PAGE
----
RECENTLY the ABC Q&A program featured a ‘City Meets The Bush’ episode. Congratulations to the ABC, the Royal Agricultural Society, Fiona Nash, Joel Fitzgibbon and all the panelists on bringing to life some of the many issues of real significance, particularly to many living in rural, regional and remote Australia.
There’s no doubt that the program had the Twitter feed alive with engagement from people right across Australia. However, there is a lingering assumption that this sort of ‘special’ focus is not of broader interest to urban Australia.
There's no denying the importance of the link between city and bush, and there is certainly no denying they are often framed dichotomously.
But they needn’t be.
So, in terms of these column inches, I'm going to focus on the people of the bush and how a change in our thinking is part of the answer.
Why? Because in my experience, the oft-used (and at times overused) term 'city-country divide' is largely a construct in our minds. We can either perpetuate the myth or seek to understand what's really going on and work together in reaching out to our city cousins in ways that mean something to them.
The city-country divide mantra appears largely based on an assumption that people in cities either don't understand the bush, or, worse still, that they are somehow against 'us'. I fully accept we have a problem when city kids think yoghurt grows on trees, but this represents a lack of understanding rather than a lack of empathy or goodwill towards the country.
In fact, I have previously been involved with reputable studies that demonstrate that there are relatively high levels of empathy from urban Australians towards those living in regional and remote areas.
Taken to the level of specific country towns and the impacts of decisions on families and individuals, such empathy can extend towards real support for the bush. Think the turnaround on issues such as the live export suspension, when stories about impacts on people were aired, or the fact that farmers continue to rate highly among trusted professions.
There are many other sources, from industry bodies to consumer research, through the major supermarkets, that support the general notion of high levels of empathy, general goodwill and, at times, genuine support for the bush and those living outside our cities. This support can be damaged when stories break about poor practices, however, there remains a sound base to build from.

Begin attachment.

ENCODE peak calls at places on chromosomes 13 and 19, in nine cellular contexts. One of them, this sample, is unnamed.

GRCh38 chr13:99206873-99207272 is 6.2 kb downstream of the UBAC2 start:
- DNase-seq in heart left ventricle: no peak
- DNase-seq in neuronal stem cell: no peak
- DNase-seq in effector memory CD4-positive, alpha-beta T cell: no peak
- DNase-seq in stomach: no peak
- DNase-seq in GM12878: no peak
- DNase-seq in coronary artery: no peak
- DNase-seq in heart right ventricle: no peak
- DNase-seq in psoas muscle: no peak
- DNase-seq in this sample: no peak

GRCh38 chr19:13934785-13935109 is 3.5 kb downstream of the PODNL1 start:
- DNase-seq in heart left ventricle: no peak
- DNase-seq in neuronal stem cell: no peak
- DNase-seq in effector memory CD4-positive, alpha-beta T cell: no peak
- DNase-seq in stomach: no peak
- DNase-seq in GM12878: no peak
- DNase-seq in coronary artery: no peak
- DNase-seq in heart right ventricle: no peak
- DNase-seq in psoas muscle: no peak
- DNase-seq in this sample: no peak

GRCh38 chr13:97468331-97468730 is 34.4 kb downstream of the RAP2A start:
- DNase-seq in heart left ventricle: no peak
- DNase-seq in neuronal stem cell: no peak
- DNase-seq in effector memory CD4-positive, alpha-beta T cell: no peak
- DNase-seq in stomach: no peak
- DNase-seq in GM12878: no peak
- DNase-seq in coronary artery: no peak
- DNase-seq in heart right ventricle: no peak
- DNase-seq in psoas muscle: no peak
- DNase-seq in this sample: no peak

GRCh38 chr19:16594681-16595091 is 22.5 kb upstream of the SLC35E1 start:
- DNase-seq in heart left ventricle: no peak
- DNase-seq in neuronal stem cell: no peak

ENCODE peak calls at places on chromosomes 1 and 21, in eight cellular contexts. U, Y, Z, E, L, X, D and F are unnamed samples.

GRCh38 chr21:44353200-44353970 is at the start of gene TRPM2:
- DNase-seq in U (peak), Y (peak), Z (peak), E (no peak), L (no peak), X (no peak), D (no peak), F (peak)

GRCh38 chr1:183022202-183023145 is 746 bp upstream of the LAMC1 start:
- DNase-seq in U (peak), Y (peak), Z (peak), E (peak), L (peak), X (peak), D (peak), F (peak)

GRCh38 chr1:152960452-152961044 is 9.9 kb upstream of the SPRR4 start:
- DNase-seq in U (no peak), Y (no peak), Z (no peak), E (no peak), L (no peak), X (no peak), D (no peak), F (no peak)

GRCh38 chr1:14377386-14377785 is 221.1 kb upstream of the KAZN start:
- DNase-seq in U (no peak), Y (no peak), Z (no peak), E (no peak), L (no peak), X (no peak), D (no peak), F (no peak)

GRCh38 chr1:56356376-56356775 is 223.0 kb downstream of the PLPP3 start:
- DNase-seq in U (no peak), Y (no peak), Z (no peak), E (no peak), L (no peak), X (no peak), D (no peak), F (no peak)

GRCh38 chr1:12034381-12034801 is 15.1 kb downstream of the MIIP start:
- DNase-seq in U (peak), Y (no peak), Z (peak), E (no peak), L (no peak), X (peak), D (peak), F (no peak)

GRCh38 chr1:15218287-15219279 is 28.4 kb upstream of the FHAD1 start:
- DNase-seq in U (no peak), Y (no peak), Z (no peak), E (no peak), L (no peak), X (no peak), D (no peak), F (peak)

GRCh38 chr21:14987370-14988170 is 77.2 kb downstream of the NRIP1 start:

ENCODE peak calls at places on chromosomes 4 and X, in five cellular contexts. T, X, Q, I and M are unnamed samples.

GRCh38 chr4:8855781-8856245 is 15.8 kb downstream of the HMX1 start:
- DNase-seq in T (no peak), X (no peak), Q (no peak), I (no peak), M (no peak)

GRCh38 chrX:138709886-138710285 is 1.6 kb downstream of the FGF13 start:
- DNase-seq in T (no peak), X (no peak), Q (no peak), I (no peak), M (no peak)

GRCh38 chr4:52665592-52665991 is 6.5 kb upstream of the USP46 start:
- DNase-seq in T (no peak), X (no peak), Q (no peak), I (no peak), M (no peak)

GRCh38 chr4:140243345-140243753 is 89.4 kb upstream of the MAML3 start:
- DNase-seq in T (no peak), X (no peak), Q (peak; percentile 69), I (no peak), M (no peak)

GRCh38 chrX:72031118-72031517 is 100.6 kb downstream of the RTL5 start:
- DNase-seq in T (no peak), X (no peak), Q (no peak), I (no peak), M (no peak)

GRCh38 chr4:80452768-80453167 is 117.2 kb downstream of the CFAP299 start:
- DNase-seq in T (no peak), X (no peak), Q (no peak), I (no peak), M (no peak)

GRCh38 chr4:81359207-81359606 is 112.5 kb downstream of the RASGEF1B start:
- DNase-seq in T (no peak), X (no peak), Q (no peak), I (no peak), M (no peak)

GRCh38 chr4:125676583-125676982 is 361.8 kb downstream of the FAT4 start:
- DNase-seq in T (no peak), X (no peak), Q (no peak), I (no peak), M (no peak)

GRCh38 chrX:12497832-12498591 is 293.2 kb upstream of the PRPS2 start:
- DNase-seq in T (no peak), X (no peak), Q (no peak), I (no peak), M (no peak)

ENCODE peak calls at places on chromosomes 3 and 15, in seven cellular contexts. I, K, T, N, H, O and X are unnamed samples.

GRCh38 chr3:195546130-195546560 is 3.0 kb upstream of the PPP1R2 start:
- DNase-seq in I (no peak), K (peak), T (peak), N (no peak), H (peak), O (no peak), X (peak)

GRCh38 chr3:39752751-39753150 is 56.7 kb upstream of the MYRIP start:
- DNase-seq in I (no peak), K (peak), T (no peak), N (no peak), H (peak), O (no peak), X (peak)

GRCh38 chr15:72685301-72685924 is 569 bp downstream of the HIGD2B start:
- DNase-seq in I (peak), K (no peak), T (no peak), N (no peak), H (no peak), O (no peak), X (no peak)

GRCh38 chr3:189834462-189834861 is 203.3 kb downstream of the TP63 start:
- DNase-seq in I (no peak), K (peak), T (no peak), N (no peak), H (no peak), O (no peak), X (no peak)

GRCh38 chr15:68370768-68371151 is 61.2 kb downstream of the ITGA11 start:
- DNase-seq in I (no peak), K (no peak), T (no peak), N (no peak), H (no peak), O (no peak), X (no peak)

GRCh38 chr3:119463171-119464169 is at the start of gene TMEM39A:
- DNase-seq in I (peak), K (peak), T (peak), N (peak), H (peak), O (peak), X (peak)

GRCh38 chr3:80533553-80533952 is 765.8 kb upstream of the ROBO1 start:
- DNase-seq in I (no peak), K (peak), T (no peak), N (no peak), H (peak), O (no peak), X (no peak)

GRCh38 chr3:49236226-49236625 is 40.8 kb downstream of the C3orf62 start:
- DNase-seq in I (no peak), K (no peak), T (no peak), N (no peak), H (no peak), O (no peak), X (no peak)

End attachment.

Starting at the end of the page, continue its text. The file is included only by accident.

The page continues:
So what is the problem and what do we do about it?
The first thing is to stop saying we have a problem. What we have is a lack of understanding - but general empathy - between city and bush.
The bigger problem is I don't hear enough from people in the bush about trying to better understand their city cousins. In the worst cases there is a sense that the city owes us something, that 'they'd be buggered without us' and that we should 'stop feeding and clothing them and see how they’d feel then'.
This type of thinking will surely spark a divide where one doesn't currently exist and is contra to the type of thinking that will bring us closer together.
Secondly, while the aim should always be a respectful, symbiotic relationship between city and bush, right now I contend that we need them more than they need us.
Most Australians live in cities and as such, so do most votes. We must start by better understanding them, what they value and what means something to them. This gives us a sound starting point for connection and ultimately understanding.
Attempts to bring this knowledge together have fallen flat, which brings me to my third point - if we try to bridge knowledge gaps only through a piece-by-piece, industry-by-industry, community-by-community approach, we will not get there.
We need collective action and collective investment. We are aware of this and know what needs to be done, but have not been able to bridge vested interests. Previous attempts have tried and failed, but these setbacks must be overcome if we are to succeed.
These efforts should be co-ordinated with existing work around embedding agriculture in the national curriculum for schools and ensuring kids learn about the opportunities to live and work in rural, regional and remote Australia.
We need to spend less time talking about a divide and spend more time telling our stories - there are so many ways and mediums through which to do this and platforms such as the social media allow individuals to do real good should they choose to.
If these individuals and groups could connect their stories to a larger collective initiative - heck, why not call it ‘Bush meets City’ - then we will see real movement in bridging the understanding gap and make connections that build the reservoir of goodwill between city and country.
The city-country divide is in our minds. Building meaningful bridges is in our hands.